Burns: Clinical

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Burns: Clinical

USMLE® Step 2 questions

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USMLE® Step 2 style questions USMLE

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A 19-year-old woman comes to the clinic because of a rash on her thighs. She has just returned home from her first semester of college for the holidays. She states that she first began to notice the rash when she first went to college and began living in her dorm room. The rash is most prominent after she has been studying on her laptop.  
The affected skin is mildly itchy and has a "lace-like" pattern.

Which of the following is the most similar to the most likely diagnosis in this patient?


Content Reviewers

The skin is the largest organ of the body, and is made of the epidermis, the dermis, and the hypodermis.

Burns result from exposure of skin cells to an overwhelming amount of energy in the form of heat, causing cellular necrosis.

The degree of injury depends on the temperature, the duration of exposure, and the baseline structural integrity of the skin; which means younger children and elderly individuals are at higher risk of injury, because their skin is relatively weaker.

Okay, burns can be classified based on the cause, or by the depth of injury which corresponds to the severity of the burn.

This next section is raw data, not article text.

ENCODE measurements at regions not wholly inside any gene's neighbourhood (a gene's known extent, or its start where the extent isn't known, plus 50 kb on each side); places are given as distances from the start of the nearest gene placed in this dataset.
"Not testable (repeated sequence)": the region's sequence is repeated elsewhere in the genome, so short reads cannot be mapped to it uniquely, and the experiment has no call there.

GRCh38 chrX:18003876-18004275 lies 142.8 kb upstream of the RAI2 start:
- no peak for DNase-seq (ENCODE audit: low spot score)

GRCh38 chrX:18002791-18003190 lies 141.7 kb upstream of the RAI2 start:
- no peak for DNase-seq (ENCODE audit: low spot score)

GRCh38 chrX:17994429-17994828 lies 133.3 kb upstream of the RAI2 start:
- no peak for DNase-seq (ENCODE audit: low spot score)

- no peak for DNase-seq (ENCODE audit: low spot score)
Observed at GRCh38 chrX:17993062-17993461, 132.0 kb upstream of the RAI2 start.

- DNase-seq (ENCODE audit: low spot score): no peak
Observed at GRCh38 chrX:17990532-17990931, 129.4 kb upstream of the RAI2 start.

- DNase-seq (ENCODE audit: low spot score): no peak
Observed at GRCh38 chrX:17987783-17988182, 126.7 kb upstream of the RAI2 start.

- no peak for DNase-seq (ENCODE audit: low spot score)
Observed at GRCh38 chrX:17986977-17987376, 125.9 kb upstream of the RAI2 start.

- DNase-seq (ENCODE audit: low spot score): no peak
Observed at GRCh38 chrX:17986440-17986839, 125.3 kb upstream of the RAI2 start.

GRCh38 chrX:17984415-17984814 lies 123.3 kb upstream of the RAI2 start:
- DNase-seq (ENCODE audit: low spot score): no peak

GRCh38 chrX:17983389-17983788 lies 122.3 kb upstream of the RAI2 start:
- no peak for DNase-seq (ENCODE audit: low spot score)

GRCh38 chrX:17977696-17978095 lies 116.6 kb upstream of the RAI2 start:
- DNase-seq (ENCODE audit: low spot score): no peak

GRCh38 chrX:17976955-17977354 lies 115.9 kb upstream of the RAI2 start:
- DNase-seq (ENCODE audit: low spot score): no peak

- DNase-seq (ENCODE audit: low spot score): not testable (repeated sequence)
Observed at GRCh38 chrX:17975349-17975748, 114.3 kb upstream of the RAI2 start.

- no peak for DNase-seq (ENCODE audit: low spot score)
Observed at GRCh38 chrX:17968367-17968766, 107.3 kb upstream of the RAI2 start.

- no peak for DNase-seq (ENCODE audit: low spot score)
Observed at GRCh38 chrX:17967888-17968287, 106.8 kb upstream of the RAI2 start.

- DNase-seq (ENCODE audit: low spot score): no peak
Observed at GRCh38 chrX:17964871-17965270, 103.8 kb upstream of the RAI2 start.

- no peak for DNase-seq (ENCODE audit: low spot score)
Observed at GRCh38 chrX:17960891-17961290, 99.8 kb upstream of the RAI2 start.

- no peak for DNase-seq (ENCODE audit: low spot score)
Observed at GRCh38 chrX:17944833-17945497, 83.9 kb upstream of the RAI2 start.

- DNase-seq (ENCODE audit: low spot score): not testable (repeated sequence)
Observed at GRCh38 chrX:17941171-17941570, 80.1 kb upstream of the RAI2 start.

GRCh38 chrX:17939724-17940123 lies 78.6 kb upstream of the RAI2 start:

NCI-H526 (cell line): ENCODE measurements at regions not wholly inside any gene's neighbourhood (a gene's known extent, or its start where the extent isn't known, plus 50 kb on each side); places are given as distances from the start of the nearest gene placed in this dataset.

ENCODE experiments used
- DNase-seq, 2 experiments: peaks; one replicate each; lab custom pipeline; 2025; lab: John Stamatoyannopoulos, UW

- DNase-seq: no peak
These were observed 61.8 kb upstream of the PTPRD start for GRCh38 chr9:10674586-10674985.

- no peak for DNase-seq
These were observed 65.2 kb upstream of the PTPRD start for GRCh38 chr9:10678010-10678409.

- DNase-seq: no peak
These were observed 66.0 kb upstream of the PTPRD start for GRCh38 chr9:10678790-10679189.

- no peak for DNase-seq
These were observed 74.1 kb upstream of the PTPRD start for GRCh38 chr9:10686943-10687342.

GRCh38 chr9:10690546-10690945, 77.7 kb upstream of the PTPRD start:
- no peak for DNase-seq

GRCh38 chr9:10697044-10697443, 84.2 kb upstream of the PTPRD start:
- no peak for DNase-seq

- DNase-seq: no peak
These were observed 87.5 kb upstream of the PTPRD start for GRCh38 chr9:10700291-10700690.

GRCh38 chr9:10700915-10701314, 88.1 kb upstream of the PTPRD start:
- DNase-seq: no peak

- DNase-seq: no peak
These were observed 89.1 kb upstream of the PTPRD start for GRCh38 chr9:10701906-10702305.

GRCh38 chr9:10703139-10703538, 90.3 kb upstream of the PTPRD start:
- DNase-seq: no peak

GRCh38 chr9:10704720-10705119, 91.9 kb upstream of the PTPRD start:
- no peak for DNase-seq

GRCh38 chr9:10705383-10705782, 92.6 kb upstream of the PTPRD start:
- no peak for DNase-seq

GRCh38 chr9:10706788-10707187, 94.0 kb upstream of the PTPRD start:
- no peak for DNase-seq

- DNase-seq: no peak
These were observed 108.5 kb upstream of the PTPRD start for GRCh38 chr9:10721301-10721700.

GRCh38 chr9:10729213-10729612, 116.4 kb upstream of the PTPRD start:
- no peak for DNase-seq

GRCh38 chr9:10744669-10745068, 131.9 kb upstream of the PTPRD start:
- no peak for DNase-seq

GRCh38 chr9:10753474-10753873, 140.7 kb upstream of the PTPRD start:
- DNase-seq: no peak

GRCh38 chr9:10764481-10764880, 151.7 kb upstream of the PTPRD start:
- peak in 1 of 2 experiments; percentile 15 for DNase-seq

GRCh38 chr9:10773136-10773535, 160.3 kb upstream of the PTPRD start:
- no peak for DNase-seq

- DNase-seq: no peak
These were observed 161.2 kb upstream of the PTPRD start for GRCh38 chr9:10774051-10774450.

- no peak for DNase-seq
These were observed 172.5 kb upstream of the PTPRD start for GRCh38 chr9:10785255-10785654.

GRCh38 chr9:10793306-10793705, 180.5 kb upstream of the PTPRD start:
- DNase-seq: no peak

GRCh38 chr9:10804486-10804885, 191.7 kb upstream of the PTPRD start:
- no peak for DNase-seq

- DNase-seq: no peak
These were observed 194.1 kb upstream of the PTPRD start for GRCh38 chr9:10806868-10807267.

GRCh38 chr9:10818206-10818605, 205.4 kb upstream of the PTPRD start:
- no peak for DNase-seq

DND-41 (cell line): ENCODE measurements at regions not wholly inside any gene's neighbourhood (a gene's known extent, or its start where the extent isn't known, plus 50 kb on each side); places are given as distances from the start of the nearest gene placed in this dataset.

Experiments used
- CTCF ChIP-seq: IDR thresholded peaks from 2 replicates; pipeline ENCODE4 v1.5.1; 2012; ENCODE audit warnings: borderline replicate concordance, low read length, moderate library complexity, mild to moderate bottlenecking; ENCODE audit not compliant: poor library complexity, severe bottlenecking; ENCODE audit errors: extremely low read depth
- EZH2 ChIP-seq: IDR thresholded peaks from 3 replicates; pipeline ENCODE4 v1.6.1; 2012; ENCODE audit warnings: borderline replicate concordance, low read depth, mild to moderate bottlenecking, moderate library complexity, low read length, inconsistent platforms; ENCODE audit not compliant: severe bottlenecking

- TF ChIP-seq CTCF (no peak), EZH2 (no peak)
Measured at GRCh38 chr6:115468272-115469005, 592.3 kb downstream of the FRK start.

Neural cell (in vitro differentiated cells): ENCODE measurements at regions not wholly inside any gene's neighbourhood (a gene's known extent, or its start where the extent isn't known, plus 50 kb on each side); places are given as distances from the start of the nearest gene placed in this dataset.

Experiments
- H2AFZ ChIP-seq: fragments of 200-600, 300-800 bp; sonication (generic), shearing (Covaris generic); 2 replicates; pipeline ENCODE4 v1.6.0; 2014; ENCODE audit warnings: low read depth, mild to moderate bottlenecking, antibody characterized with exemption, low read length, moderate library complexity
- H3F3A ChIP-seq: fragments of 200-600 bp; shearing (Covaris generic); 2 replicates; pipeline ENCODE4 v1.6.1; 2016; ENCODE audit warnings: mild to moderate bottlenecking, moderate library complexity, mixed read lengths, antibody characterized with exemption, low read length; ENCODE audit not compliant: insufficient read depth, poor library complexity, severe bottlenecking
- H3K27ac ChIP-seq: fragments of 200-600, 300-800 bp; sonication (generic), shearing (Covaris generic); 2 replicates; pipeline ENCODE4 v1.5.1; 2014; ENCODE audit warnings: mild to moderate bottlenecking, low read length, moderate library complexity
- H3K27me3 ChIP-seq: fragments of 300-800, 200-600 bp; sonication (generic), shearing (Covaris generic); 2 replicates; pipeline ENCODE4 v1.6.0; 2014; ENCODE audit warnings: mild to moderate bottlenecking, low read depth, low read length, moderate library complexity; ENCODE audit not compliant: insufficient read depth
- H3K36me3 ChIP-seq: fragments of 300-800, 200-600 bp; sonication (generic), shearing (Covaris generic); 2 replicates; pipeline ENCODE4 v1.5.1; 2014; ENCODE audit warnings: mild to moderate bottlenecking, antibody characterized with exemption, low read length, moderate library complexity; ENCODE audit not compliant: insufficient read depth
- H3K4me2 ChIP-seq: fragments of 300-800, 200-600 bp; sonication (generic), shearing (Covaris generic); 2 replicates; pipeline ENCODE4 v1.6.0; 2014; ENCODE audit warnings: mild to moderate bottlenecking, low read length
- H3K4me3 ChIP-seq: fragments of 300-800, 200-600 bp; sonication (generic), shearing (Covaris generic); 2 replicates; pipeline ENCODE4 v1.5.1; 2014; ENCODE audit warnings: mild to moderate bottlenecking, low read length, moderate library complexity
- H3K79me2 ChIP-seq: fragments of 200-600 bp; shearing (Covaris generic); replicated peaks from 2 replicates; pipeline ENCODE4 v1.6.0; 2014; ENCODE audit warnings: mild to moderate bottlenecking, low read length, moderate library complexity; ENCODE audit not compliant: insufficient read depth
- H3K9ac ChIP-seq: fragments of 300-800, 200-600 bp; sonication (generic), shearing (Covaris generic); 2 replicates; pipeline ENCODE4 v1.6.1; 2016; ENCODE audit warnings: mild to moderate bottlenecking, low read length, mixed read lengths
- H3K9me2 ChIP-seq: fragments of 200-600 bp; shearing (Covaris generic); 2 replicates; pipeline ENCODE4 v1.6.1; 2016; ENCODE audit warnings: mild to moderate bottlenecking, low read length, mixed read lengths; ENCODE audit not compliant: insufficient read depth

Burns are most commonly thermal, which can result from scalds, such as hot water, or flames, such as from house-fires.

Less commonly, burns can be electrical, like from exposure to lightning strike or high-voltage electrical current, or from exposure to chemical substances, which can be acidic or alkaline.

Based on depth, burns can be first, second, or third degree.

First degree burns are also called superficial burns, and involve the epidermis only.

A prime example would be a simple sunburn from a day on the beach, which appears red, with no blisters.

Second degree burns are further subclassified into superficial partial thickness burns, which involve the epidermis and the superficial dermis, and deep partial-thickness burns, which involve the epidermis and the deep dermis.

Superficial partial thickness burns appear red and are often blistered, whereas deep partial thickness burns appear red or white, with no blisters.

Third degree burns are full-thickness burns, extending through and destroying the entire dermis.

These appear leather-like with a charred appearance and tense feel.

Usually, third degree burns are surrounded by a rim of second degree burns.


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